Organizational Transformation into a Vision 2.0 Model


Why do some businesses thrive (about 3%),

....some survive, (about 95%) and...

....others fail? 

A successful business is a complex system, where small changes can make or break the company.  Successful organizations are made up of  of seven business subsystems.  Each business subsystem is made up of a set of business processes. 

The solution for taking a "surviving" business to the next level is to discover what business process(es) are failing - then replacing that failing process with a successful process.  This ability to make simple subsystem business process changes is the secret leadership of thriving businesses learn. 

Only 3% of businesses have leaders who continue to take their organization to the next level year after year.  

95% of business do not focus on business change or business transition and see no difference in profitability.  Leaders who consistently take companies to the next level, slowly (or dramatically) change the organization. We call this type of "next Level" a Vision 1.0 to Vision 2.0 transition.  In this article, we learn about the Vision 2.0 business model that supports next level changes.

Vision 1.0 – "One Team" business model

Initially, all Vision 1.0 organizations start as a single team.  As the business grows, new members are added to the team.  Each team member's role is to support the business owner run the daily operations.  All team members look to the owner for leadership and direction.

This owner-centric model works well, in a Vision 1.0 business.

Vision 1.0

The Problem

The problem with this initial model is that

Growth potential is limited to an owner's ability to juggle everything. 

Some owners are better than others at "juggling" (About 5% that break $1 million annual revenue).  In the end, every owner runs into the same problem. There are only so many hours in the day.  Owners often give up weekends, vacations and even sleep to keep the business growing.   

Symptoms that indicate this business model is failing include:

  • As the business grows, business margins decrease.
  • Profit levels flatten.
  • As the organization grows, overhead costs increase. 
  • Owners & key leaders begin to burn out.

Vision 2.0 – Multi-team model

The Vision 2.0 multi-team model is designed to create a certain level of "tension."  This may seems counter-intuitive.  After all, isn't tension between teams a bad thing?  The answer is, it depends on where the tension is coming from.

In any organization there are two types of employee roles.  If we think about accounting roles and sales roles, we see an obvious difference.  Accounting creates an environment business stability and predictability.  While sales focus on developing growth and change.  In Vision 2.0, roles are divided into two sets of Stability and Growth teams. Healthy tension between these types of teams is a positive competitive advantage.

Instead of enabling the owner, these teams are divided to replace the owner in the day-to-day management and execution.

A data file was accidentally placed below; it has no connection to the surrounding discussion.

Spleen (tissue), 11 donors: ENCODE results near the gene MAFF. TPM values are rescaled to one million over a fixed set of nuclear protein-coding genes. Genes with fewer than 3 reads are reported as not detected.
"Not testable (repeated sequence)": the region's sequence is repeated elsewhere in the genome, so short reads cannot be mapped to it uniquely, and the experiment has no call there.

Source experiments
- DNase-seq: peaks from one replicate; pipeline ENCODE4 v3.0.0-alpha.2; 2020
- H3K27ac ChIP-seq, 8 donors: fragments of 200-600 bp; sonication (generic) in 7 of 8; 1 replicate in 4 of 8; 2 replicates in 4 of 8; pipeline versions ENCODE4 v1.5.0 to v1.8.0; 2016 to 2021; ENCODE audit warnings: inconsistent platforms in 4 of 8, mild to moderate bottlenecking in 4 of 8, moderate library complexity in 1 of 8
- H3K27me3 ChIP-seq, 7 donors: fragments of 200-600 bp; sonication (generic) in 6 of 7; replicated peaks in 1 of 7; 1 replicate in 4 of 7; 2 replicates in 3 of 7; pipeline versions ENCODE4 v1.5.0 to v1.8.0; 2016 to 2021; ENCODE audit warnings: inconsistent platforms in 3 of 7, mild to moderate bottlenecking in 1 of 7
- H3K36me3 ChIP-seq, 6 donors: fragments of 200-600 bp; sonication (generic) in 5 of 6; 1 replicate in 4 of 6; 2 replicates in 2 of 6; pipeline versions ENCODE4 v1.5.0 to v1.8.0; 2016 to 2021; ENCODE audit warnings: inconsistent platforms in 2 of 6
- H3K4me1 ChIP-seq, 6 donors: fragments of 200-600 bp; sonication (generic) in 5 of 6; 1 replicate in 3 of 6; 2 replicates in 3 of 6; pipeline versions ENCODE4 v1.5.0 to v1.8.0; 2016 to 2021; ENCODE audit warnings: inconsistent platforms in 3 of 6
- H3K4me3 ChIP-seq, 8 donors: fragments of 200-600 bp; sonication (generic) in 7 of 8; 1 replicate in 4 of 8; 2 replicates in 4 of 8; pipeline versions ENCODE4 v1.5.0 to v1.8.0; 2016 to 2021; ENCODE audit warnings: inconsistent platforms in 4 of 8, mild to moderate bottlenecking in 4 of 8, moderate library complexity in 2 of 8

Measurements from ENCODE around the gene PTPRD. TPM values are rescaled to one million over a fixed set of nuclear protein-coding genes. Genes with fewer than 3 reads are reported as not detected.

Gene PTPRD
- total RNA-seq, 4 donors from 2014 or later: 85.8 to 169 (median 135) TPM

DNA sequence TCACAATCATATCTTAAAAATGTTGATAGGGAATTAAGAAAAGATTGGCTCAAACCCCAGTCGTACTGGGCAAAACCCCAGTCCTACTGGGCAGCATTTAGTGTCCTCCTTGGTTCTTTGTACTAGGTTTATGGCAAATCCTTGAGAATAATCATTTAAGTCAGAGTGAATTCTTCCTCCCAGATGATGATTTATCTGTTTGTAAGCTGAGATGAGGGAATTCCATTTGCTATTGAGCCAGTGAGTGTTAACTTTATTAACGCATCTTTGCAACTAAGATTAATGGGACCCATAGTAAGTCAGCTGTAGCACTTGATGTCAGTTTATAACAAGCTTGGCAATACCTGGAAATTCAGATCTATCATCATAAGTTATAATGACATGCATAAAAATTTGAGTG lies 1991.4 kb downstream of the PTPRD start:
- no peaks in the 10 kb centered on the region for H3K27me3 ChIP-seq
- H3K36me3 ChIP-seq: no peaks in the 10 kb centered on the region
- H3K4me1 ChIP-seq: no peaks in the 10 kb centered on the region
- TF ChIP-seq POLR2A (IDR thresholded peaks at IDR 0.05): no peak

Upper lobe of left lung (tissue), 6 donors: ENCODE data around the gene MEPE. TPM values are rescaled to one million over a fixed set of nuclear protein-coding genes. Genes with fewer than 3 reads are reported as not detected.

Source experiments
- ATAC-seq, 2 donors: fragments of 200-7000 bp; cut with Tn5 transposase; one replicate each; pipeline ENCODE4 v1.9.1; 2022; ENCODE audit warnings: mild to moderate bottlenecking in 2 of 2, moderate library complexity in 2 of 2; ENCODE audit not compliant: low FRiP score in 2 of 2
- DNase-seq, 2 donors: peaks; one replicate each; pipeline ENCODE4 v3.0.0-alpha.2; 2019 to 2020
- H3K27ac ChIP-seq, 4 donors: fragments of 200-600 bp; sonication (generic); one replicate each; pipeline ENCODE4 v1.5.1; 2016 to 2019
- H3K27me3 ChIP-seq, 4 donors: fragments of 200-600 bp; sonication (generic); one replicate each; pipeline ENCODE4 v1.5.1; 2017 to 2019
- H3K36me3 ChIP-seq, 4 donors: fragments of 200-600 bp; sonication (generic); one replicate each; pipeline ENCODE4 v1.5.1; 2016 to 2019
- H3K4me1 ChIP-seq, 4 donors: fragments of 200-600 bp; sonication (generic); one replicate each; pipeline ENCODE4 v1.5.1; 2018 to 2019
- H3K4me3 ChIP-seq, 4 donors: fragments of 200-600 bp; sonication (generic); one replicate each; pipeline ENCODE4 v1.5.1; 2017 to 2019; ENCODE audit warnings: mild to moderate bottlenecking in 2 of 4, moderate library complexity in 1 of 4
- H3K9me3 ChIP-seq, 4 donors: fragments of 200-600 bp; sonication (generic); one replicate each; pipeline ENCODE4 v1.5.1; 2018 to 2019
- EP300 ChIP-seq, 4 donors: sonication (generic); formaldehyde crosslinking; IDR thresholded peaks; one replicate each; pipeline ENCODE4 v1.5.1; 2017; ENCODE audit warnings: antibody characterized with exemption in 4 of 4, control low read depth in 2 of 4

Vision 2.0 team sets-1

The CEO can then step back from the two teams and into a strategic planing role.  In this way, the CEO's time and attention is not fought over by employees.  Instead, teams provide advice and recommendations that contribute to better organizational decisions.

The CEO's role is to develop the best strategy and plan from the advice of both the stability team and from growth team.   

Vision 2.0

By delegating the day-to-day management activities to the stability team and daily sales activities to the growth team, a CEO can begin the work of taking the organization to the next level.

Change for the better

There are many benefits to this Vision 2.0 change.  Business growth is not dependent on how many hours the CEO puts into the "day-to-day" activities to run the business.  For many owners, it might mean a vacation is possible.  Additional benefits include:

  • Increased margins as the business grows.
  • Profit increases with growth.
  • Overhead costs remain constant and often decrease.
  • Technology begins to amplify organizational productivity.

Transition from a Vision 1.0 to a Vision 2.0 model can start right away.  The first thing our clients see is an increase in employee productivity.  This change often means capturing income through cost reduction.  This new income can then be re-invested into the organization.

Now the owner can begin analyzing the business for failing business processes.  Working with the efficiency team and growth team together, they can re-design processes to improve both efficiency and growth for the organization.

Transition First Steps

Would you like to learn more?

Take our Vision 2.0 test. The test questions will help you evaluate whether your business is at a level of Vision 1.0 or Vision 2.0. 

If you need help, contact us here. We would be happy to share how others have achieved success.

Topics: Business Development Vision 2.0 Business Transition Business Model Organizational Transformation Next level of business Business Transformation